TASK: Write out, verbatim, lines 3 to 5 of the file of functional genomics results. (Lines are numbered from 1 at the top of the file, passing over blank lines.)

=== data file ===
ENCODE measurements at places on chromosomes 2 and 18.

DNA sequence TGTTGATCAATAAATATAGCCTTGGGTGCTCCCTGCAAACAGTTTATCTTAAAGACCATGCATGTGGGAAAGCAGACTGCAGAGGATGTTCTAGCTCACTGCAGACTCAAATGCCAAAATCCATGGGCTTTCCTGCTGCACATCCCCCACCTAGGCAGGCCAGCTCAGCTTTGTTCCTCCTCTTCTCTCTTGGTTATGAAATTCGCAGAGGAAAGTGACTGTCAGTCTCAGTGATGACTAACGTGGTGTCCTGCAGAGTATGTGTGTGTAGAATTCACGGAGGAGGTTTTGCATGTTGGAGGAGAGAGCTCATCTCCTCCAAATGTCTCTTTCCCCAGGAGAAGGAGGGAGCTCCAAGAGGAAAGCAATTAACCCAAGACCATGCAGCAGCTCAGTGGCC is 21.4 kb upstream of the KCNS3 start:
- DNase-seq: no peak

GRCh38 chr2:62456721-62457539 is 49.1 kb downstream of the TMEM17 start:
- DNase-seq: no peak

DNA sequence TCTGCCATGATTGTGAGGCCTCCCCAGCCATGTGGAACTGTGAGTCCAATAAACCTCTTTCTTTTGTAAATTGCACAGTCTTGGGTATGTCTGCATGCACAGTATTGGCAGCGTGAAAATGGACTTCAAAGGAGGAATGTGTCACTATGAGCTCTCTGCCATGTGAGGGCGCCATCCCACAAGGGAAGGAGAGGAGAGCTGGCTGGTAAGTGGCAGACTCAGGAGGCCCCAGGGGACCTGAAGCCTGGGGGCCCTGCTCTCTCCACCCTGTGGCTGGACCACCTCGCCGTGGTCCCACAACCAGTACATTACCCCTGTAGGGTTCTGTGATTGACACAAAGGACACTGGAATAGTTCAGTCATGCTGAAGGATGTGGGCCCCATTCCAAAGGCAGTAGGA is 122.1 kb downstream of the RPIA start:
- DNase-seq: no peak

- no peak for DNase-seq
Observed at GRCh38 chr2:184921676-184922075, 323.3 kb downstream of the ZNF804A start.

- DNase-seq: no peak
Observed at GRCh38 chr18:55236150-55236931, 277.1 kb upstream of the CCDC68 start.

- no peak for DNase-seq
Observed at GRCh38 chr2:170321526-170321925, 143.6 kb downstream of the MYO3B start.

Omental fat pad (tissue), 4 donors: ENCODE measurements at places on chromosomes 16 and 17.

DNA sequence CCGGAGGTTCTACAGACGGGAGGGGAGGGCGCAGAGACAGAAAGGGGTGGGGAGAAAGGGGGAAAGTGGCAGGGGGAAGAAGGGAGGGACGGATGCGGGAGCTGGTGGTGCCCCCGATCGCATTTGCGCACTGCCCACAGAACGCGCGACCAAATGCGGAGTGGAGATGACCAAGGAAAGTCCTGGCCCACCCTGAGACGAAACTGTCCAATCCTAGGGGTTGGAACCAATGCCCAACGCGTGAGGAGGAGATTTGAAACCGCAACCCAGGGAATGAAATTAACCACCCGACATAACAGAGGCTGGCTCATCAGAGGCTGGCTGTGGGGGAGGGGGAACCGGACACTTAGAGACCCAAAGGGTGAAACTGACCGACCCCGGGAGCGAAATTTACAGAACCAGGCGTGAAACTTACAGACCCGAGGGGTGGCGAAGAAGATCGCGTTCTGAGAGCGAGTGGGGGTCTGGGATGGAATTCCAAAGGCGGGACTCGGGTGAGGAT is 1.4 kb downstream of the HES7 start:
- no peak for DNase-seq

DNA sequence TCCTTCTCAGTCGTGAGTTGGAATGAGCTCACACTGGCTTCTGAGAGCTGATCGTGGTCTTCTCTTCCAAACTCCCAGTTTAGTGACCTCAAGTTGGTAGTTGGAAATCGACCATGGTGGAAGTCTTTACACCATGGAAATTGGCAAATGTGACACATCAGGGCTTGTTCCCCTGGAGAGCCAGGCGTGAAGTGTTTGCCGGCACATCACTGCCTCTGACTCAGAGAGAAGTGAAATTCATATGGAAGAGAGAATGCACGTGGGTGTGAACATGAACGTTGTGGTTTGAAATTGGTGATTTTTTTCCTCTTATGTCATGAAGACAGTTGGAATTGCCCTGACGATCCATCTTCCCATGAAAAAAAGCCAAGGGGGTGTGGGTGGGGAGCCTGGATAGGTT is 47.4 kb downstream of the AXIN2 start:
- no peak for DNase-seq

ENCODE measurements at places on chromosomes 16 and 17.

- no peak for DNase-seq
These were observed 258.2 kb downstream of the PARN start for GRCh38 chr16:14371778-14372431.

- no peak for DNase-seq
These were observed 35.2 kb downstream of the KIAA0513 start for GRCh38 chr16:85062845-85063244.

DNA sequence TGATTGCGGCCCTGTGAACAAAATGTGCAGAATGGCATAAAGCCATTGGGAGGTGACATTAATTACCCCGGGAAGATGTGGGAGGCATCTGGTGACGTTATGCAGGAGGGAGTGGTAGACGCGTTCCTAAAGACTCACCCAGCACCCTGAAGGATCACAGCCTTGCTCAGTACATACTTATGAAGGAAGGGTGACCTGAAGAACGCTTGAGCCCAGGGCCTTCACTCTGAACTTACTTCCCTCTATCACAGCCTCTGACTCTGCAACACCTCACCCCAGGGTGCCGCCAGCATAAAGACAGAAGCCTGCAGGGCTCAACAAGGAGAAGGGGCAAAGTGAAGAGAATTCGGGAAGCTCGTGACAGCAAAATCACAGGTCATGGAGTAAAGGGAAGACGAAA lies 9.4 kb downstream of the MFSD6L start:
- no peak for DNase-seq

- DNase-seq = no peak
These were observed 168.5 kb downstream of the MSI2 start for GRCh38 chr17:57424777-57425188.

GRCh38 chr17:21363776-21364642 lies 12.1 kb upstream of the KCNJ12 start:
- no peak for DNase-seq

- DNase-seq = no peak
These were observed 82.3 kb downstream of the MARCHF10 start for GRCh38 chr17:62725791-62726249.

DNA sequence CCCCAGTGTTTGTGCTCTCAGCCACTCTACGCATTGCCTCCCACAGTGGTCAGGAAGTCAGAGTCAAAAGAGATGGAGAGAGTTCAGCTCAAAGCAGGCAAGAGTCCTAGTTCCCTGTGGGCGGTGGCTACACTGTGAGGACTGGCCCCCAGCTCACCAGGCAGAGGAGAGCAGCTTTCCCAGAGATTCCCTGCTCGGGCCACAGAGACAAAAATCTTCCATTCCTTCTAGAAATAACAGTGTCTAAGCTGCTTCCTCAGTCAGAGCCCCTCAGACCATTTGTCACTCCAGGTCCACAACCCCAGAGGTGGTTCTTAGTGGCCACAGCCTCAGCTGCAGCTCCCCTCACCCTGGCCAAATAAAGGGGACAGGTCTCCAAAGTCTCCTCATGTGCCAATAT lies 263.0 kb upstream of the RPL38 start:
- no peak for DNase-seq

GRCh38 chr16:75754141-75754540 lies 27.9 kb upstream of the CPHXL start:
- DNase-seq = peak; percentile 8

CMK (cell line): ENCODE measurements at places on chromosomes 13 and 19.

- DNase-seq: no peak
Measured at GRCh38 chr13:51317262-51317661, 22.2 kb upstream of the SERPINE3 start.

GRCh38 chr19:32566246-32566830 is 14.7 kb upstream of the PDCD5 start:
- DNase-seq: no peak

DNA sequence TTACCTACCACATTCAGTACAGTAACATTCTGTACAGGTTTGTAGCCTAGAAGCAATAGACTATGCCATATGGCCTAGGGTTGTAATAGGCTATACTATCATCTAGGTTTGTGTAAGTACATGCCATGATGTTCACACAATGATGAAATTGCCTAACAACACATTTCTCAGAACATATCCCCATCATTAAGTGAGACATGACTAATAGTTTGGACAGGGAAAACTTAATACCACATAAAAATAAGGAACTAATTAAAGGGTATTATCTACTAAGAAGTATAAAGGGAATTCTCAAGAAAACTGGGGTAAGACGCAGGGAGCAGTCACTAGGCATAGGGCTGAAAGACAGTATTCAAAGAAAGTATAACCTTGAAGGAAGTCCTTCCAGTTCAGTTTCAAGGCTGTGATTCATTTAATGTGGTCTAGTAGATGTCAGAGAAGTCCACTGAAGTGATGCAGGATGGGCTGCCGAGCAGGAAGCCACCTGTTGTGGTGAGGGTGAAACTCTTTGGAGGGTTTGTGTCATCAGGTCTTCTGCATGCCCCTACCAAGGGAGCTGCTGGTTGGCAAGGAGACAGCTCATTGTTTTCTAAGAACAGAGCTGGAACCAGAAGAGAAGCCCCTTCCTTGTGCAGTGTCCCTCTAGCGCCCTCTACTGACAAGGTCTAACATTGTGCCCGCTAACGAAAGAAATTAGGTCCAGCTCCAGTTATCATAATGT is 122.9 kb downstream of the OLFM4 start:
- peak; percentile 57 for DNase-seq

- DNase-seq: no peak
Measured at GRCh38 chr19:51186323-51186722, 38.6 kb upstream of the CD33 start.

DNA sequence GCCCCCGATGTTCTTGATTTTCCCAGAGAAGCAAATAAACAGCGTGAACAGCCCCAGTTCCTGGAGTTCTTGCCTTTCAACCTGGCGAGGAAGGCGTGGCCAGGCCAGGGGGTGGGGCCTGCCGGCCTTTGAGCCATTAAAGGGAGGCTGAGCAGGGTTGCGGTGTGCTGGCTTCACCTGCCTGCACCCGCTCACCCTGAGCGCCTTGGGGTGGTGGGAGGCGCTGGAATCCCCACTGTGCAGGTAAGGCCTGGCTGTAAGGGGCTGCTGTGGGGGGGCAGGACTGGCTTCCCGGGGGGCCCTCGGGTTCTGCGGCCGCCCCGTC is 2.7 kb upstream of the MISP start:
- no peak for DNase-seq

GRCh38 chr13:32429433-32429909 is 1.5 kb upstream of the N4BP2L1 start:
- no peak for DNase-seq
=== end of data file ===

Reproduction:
- DNase-seq: no peak

GRCh38 chr2:62456721-62457539 is 49.1 kb downstream of the TMEM17 start:
- DNase-seq: no peak